Finally, Ezra says to them, "Go your way, eat the fat and drink sweet wine and send portions to him for nothing is prepared for this day is holy to the Lord. Do not be grieved, for the joy of the Lord is your strength." Gradually, their weeping turns to joy and these people walk away from their outdoor service, renewed, refreshed, empowered to help and encourage each other rebuilt Jerusalem.

Jesus of Nazareth

We move ahead 500 years to the town of Nazareth. The whole town is gathered in the synagogue for Sabbath worship. A young man from the town stands up to read scripture.

They hand him a scroll from the prophet Isaiah, he unrolls it to Isaiah 61. He starts to read,

 "The Spirit of the Lord is upon me because he has anointed me to preach good news to the poor, he has sent me to proclaim release for the captives and recovering sight to the blind, to set at liberty those who are oppressed to proclaim the year of the Lord's favor."

 He rolls up the scroll, gives it back to the attendant and sits down. The eyes of all in the synagogue are fixed on him. Then he drops his bomb: "Today, this scripture has been fulfilled in your hearing."

 Words coming out of this man's mouth are like no other words ever spoken on earth. Every word coming out of Jesus' mouth burns with the fire of Heaven.

 Do these people weep? Does the joy of the Lord become their strength?

No. The people are so offended, so angry, they drive him out of town and try to shove him off a cliff.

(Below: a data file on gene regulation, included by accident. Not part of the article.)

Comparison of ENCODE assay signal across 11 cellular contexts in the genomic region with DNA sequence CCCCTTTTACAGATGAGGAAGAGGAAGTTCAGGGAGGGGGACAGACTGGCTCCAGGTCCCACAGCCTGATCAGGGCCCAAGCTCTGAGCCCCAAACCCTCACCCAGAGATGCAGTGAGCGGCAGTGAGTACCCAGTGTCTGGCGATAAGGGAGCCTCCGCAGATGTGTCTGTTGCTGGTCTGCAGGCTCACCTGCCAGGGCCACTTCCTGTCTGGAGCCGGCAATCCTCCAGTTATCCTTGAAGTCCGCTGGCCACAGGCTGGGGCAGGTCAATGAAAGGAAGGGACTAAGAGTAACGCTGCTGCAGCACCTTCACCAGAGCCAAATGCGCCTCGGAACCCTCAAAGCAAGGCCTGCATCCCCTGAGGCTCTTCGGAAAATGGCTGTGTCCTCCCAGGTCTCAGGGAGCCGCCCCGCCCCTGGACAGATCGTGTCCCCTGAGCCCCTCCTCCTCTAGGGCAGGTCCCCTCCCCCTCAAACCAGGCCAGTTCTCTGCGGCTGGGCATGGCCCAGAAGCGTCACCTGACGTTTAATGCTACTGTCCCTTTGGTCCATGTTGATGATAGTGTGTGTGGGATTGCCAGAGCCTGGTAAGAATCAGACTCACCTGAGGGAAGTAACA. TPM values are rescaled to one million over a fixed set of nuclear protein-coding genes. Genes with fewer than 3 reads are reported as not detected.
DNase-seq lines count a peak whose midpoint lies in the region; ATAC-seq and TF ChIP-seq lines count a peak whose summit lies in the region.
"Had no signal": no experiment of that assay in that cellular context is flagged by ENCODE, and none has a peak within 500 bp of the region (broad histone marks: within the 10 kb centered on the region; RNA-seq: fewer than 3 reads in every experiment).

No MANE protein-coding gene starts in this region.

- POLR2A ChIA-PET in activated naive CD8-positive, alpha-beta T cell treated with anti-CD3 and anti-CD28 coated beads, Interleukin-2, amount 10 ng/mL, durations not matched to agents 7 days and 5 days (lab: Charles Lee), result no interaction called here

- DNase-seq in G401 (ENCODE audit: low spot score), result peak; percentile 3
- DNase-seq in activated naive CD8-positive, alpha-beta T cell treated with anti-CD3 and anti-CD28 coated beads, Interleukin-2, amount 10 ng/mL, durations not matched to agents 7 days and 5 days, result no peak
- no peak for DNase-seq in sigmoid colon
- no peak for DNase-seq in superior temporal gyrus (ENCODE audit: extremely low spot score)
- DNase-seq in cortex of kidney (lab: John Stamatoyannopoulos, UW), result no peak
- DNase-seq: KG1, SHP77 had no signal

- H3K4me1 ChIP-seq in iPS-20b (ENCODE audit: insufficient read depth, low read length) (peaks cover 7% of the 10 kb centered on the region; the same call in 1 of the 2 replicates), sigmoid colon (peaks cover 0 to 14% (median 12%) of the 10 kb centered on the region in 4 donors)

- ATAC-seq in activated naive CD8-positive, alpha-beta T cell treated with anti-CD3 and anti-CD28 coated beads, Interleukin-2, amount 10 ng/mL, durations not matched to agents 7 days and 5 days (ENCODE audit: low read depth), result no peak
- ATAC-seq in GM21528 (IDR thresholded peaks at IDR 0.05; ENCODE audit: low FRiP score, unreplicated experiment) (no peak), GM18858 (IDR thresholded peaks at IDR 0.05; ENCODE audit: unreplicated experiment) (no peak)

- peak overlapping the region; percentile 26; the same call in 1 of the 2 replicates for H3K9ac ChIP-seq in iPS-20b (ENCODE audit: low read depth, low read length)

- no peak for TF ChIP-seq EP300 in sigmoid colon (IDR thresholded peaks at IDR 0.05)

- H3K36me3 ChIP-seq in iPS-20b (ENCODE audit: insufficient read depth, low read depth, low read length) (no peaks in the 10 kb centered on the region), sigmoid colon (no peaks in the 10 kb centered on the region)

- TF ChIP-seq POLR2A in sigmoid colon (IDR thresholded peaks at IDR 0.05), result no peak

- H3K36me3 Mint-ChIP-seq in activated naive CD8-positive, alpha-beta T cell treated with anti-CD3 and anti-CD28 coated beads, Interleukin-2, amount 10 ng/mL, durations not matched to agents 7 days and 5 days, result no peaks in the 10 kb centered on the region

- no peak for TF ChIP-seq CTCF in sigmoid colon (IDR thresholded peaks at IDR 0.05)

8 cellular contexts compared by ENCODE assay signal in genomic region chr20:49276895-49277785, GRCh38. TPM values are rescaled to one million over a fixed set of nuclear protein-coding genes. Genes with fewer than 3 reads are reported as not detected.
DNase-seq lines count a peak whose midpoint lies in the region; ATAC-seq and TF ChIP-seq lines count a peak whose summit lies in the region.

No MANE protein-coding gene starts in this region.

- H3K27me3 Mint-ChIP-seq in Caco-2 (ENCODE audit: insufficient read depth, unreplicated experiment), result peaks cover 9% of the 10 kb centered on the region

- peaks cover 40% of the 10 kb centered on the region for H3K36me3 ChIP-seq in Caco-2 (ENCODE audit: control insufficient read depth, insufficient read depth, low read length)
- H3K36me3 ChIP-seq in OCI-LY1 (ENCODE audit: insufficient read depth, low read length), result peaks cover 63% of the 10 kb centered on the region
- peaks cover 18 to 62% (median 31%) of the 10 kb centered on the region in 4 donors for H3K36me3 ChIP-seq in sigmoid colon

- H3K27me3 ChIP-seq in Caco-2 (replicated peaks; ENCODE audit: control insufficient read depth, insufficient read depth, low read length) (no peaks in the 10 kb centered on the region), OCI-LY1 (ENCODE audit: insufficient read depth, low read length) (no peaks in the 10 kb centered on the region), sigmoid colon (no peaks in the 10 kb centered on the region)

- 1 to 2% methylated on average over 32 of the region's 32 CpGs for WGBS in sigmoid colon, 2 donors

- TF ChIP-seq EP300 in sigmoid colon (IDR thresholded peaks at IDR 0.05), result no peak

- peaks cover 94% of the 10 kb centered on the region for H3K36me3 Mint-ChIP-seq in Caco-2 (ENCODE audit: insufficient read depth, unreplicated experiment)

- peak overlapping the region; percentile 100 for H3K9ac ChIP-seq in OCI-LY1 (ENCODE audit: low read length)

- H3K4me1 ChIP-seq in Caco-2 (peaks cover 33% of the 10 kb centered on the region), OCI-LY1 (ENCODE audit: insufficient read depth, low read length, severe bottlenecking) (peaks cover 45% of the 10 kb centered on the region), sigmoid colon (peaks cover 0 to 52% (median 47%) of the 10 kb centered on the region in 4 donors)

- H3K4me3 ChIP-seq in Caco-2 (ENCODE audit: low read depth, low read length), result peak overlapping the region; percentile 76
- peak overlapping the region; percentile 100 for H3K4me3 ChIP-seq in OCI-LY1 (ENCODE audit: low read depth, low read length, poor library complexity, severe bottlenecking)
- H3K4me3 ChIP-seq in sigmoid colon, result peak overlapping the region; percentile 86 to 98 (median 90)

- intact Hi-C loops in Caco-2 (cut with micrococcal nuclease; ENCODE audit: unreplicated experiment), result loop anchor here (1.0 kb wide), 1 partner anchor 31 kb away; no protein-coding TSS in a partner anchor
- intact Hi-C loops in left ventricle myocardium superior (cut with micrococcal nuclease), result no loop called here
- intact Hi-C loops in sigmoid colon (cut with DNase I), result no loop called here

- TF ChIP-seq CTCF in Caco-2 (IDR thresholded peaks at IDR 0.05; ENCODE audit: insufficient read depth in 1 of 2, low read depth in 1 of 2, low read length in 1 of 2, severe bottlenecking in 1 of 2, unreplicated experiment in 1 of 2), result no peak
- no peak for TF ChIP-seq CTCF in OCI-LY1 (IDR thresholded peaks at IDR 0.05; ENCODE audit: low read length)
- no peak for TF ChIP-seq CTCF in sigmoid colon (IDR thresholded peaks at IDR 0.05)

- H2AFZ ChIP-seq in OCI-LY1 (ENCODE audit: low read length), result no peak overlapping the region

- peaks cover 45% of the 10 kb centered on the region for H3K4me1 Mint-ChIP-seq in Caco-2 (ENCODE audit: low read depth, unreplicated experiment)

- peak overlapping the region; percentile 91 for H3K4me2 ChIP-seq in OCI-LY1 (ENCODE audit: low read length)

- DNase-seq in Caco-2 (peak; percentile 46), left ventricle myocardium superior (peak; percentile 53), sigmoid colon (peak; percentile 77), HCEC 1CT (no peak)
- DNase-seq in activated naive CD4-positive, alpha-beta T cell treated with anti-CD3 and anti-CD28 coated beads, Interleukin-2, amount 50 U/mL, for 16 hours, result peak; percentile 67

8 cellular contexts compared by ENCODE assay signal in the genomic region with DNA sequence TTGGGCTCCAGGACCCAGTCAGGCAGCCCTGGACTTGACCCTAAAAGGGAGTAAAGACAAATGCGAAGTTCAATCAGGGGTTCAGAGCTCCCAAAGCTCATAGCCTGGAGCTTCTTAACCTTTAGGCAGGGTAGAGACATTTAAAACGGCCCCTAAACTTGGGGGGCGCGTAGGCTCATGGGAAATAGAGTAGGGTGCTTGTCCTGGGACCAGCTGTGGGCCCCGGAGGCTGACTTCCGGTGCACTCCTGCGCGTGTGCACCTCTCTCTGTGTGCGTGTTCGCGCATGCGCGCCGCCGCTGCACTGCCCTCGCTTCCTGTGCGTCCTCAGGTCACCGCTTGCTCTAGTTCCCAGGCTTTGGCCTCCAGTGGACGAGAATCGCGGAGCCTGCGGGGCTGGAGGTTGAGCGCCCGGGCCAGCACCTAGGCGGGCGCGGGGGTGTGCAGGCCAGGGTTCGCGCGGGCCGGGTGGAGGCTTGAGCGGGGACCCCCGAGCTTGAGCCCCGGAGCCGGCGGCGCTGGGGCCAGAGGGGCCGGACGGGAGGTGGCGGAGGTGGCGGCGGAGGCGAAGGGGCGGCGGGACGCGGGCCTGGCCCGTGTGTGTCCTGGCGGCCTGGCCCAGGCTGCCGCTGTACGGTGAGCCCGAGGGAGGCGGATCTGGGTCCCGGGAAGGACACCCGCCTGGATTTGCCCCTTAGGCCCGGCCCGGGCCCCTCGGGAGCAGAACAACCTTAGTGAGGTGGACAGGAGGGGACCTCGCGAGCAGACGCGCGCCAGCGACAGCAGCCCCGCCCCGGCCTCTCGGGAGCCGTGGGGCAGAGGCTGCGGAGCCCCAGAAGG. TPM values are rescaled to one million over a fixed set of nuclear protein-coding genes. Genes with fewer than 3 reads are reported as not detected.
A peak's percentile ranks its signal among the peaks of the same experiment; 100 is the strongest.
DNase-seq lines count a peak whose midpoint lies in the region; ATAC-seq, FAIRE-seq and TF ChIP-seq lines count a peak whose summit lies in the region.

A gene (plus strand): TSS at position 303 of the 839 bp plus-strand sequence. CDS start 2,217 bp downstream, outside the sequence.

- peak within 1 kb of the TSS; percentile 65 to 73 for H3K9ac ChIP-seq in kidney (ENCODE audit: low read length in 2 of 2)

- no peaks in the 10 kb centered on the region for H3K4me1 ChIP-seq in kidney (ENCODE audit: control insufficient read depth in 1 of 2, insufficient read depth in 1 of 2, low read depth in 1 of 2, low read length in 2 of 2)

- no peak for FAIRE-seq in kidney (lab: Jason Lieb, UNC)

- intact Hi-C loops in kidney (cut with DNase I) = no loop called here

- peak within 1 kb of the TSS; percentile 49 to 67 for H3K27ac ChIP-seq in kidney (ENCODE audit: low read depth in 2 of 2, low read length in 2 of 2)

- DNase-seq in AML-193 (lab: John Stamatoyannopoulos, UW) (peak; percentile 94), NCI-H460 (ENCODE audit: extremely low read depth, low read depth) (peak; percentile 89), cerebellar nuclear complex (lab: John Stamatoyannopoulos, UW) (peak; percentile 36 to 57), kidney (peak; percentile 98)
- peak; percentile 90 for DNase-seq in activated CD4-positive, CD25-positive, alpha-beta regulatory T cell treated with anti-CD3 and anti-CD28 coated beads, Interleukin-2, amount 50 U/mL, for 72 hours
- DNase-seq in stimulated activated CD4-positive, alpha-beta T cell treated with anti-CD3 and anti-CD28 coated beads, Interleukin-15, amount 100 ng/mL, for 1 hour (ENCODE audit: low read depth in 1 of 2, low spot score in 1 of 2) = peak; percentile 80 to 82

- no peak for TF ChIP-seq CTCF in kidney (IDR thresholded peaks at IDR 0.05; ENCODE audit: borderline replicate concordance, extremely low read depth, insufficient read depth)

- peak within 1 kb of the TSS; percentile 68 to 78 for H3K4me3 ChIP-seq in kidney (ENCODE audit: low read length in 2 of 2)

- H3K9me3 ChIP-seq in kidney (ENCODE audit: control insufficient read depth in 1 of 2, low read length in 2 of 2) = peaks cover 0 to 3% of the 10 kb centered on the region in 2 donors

Ezra the scribe reads from the Bible in a monotone. Everybody starts to weep.

Jesus, the incarnate Word, speaks under the anointing of the Holy Spirit, they want to kill him.

One group leaves church refreshed, changed. The other group leaves church hardened.

What do we have to do to be able to hear the word in such a way that it changes us?  Of course, in many churches these days the word is rarely heard. You have lectures on self-esteem, motivational speeches, this issue, that issue, how to prosper, how to succeed. But assuming the Word of the Lord is present, what does it take for us to really have ears to hear?  

Inside the heart of each of us there is a door. That door was designed to open into God's world, where his Spirit burns with redemptive fire. The problem is that door inside each of us has been closed ever since the days of Adam and Eve. Not only closed, but locked.

Locked until we begin to grasp a glimmer of what the Word means. The minute we begin to catch on to what the Lord is saying, the lock falls off.  The door is still stiff, the hinges are still rusty, but now that you have heard the word, it is possible for the door to open and the Spirit of God to bring life.

If, after once grasping the meaning of the Word, you repent, the door opens.

            If you become offended, the door remains closed.

The only one who can open that door is you. No preacher can open that door, no evangelist. God himself won't open that door. It won't open until you reach down in there and begin to pull, forcing that rusty hinge to move.

So when Jesus says "Have faith," it means, Open the door.

When He says "Believe", he's saying, "Open the door".

When He says "Follow me," he's saying, "Open the door".